CC: Room 154/156
The broad range of career opportunities in hepatology will be on display during this Friday’s Career Development Workshop starting at 2:00 pm in Room 154/156, Moscone North/South.
The Training and Workforce Committee has expanded the session and assembled a distinguished panel of liver professionals ranging from basic scientists to clinical educators to industry professionals and more to help residents, fellows and early stage faculty members explore the various career path options.
“When you are in fellowship training, you only know what you’re exposed to, so we’re hoping to expose our early stage career path participants at The Liver Meeting® to a wider variety of career options in liver disease,” said Michelle Long, MD, who is co-chairing the program with Christopher L. Bowlus, MD, FAASLD.
For example, there will be two presentations on different research tracks: one for basic investigators and one for clinical.
“We decided to do two separate talks for science careers in hepatology, splitting between basic science and clinical investigation tracks because they are very, very different. It just seemed too much to lump them into one talk, and we wanted to have experts in both of those pathways present,” said Dr. Long, Assistant Professor of Medicine at Boston University School of Medicine.
She noted that there will also be a separate clinical educator track presented by Lawrence S. Friedman, MD, FAASLD, and a hepatology careers in industry talk presented by Robert Myers, MD, a topic that hasn’t been covered in recent years.
“I think it is a great option that a lot of people do not have exposure to in the traditional pathways of training,” said Dr. Long. “So we think that this is a really important and great opportunity to present about hepatology careers in industry and also give people a contact of someone that they can reach out to if they have questions or are interested in pursuing a career in industry.”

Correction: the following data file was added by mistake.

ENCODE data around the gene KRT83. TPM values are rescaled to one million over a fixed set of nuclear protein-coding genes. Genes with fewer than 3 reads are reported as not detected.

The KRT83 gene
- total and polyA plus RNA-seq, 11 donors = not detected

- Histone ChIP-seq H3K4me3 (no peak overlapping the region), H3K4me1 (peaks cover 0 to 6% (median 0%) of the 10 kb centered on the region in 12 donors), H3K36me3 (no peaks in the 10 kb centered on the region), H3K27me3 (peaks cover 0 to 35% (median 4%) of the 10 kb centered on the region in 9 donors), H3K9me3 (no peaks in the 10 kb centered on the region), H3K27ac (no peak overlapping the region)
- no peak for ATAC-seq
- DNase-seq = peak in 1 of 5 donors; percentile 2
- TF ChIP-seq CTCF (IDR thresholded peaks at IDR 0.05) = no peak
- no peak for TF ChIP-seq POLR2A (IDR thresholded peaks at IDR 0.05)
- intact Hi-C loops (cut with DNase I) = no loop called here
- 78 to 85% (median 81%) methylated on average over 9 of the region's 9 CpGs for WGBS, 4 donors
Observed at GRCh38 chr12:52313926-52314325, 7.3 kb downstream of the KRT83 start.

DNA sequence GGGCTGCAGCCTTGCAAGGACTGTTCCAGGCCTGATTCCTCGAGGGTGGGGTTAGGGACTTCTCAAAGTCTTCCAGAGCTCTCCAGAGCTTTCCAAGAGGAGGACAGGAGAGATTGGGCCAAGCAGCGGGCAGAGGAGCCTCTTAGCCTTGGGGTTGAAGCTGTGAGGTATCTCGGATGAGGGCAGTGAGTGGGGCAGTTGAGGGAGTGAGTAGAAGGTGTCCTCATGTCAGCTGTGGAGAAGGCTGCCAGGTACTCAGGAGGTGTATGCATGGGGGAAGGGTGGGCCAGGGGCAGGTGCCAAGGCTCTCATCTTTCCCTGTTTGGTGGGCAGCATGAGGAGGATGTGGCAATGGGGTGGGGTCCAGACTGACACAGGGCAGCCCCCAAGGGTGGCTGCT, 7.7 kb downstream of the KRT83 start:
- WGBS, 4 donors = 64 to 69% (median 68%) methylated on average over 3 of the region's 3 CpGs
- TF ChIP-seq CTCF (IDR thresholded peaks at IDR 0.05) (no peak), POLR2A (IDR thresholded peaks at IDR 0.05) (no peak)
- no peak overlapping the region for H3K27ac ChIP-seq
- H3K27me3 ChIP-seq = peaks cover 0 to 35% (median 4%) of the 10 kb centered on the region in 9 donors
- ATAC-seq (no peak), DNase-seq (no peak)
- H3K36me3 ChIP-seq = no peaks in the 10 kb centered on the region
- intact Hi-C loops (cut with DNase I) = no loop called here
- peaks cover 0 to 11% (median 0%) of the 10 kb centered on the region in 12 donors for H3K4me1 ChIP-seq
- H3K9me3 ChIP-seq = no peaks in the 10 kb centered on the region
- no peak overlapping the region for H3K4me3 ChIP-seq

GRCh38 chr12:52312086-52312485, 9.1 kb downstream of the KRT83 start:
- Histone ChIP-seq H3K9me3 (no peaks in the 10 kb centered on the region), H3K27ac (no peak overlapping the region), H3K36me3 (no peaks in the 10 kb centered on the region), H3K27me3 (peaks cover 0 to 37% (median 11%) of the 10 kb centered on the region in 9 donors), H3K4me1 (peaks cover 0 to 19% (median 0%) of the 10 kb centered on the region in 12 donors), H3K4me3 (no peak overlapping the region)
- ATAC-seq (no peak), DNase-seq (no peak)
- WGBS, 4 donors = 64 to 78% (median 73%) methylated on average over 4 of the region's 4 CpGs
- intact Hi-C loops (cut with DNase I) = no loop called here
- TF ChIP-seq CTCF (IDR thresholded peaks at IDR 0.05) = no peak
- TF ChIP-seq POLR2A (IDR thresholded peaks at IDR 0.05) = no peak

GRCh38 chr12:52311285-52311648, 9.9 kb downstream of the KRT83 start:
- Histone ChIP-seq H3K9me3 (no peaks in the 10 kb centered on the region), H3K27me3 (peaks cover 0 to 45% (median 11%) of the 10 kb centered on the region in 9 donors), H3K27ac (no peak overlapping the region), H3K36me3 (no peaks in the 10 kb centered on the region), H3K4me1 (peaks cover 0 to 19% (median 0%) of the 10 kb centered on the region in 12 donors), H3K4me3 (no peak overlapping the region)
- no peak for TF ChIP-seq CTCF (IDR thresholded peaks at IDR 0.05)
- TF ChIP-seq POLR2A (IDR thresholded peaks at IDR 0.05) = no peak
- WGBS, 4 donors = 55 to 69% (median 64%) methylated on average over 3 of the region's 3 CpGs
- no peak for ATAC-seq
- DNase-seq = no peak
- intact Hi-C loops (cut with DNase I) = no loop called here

In addition to the talks about specific career paths, the workshop will also include important information about funding sources, including AASLD Foundation awards, National Institutes of Health (NIH) funding opportunities and non-NIH funding availability.
“A lot of trainees may know about some of these opportunities, but not all of them. And there are a lot of opportunities that you have to just know about in order to apply. And it doesn’t all have to come from NIH or AASLD,” she said, adding that other gastroenterology societies and related fields have funding available to hepatologists.
Dr. Long said attendees will not only gain information and insight from the presenters, but they’ll also gain a list of experts who they can contact after the workshop for more information.
“We only have two hours to cover this ambitious program, so we will encourage participants to be in touch with us throughout The Liver Meeting® or even after the meeting,” she said. “Even if you think you know what path you are going to take, this talk can open your mind and show you different paths that you maybe didn’t consider or didn’t think were possible within hepatology.”